Merriam-Webster’s Word of the Day for March 14, 2020 is:

hoise • HOYZ  • verb

: lift, raise; especially : to raise into position by or as if by means of tackle


“The closest Brennan has come to hoising the AHL’s holy grail has been the conference finals on a couple of occasions, most recently with the Toronto Marlies.” — Dave Isaac, The Courier-Post (Cherry Hill, New Jersey), 5 May 2018

“The 6-foot-3, 228-pound Ole Miss receiver ran a 4.33 40-yard dash, posted a 40.5 inch vertical and hoised 225 pounds on the bench 27 times.” — James Koh, The Daily News (New York), 6 Mar. 2019

Did you know?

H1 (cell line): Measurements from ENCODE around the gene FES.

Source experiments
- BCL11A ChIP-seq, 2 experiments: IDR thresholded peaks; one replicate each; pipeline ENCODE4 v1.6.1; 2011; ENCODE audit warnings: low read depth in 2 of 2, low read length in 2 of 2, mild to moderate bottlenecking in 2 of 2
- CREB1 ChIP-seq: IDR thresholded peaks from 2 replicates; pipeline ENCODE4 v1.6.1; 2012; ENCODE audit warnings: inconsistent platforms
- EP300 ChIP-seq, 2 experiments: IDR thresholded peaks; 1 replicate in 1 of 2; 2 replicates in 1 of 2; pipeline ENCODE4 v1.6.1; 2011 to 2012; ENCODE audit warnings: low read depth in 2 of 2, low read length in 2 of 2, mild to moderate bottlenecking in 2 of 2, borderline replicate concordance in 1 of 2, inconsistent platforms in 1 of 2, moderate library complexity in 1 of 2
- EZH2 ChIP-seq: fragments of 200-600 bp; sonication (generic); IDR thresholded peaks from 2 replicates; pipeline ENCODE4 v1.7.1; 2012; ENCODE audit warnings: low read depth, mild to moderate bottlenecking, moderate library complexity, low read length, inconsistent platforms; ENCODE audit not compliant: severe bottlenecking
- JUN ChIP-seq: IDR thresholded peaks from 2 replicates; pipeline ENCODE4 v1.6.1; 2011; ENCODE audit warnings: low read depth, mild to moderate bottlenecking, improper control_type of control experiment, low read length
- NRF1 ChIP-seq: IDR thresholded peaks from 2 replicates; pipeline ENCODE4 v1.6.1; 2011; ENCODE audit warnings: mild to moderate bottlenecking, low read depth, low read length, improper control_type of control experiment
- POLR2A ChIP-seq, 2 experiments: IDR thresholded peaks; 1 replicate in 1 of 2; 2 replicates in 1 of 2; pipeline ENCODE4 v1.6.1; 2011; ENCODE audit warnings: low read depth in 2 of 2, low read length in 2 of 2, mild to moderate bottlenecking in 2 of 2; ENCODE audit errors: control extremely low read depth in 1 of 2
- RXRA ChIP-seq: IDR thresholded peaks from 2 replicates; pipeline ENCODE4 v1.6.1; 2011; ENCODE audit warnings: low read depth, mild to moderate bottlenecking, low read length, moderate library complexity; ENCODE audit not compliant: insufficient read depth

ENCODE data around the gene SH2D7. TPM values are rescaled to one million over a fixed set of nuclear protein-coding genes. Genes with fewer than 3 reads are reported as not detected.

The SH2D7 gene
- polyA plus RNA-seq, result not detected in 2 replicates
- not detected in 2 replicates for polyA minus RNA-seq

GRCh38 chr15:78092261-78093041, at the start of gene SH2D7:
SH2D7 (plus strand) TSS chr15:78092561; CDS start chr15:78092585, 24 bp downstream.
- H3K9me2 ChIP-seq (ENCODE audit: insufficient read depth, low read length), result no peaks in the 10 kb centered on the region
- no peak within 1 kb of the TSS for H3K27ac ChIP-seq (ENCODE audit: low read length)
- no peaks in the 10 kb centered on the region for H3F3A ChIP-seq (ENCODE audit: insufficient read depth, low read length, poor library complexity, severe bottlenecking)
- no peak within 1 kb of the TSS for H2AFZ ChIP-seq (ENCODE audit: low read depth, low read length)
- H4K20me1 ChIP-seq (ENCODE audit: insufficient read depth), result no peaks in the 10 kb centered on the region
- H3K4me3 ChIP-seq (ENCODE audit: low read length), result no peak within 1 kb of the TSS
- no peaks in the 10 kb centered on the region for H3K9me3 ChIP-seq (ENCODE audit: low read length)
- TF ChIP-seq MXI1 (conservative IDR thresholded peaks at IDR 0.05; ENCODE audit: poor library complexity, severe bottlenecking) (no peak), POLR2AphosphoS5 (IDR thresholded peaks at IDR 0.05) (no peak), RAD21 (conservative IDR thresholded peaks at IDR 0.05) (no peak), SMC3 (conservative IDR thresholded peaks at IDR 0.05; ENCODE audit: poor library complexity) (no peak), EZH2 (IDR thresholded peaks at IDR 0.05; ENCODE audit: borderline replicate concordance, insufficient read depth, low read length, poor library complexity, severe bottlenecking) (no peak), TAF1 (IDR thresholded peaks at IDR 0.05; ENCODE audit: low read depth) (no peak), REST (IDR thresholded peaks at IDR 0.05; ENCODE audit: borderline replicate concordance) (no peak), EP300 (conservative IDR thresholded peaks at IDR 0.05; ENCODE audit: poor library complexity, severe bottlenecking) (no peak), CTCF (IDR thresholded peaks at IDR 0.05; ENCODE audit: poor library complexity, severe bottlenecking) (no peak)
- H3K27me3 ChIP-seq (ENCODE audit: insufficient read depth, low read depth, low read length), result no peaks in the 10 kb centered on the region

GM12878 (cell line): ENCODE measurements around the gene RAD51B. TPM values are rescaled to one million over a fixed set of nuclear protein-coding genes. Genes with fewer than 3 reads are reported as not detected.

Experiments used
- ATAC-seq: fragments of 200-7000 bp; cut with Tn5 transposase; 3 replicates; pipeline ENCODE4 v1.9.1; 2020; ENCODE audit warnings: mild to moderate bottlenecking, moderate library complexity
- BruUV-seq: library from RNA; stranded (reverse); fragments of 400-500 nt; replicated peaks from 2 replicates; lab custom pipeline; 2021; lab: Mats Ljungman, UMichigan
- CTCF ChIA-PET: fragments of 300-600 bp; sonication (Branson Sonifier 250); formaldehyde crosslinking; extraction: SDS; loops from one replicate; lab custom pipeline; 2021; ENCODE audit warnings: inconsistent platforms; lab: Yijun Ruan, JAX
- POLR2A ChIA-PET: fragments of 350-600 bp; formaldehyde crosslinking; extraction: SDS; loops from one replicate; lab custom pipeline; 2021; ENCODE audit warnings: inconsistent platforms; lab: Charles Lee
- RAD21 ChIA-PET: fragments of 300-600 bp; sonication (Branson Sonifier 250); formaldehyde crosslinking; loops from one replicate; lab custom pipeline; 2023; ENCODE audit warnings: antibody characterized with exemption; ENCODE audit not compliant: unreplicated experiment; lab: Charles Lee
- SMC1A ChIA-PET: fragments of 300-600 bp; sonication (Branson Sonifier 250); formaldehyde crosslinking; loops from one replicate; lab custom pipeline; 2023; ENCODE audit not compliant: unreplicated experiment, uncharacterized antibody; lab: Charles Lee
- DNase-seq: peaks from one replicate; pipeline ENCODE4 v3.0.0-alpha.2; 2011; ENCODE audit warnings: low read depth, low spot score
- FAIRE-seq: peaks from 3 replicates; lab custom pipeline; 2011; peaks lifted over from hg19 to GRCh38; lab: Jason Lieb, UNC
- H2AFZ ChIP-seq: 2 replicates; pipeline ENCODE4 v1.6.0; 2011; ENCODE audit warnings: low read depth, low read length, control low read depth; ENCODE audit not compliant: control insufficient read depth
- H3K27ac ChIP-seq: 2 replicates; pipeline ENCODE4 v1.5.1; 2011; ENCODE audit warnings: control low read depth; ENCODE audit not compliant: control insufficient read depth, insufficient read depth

The connection between hoise and hoist is a bit confusing. The two words are essentially synonymous variants, but hoist is far more common; hoise and its inflected forms hoised and hoising are infrequently used. But a variant of its past participle shows up fairly frequently as part of a set expression. And now, here’s the confusing part: that variant past participle is hoist! The expression is “hoist with (or by) one’s own petard,” which means “victimized or hurt by one’s own scheme.” This oft-heard phrase owes its popularity to William Shakespeare’s Hamlet in which the titular character says, “For ’tis the sport to have the engineer hoist with his own petar[d].” (A petard is a medieval explosive. The quote implies that the engineer—the person who sets the explosive device—is blown into the air by the explosion of his own device.)

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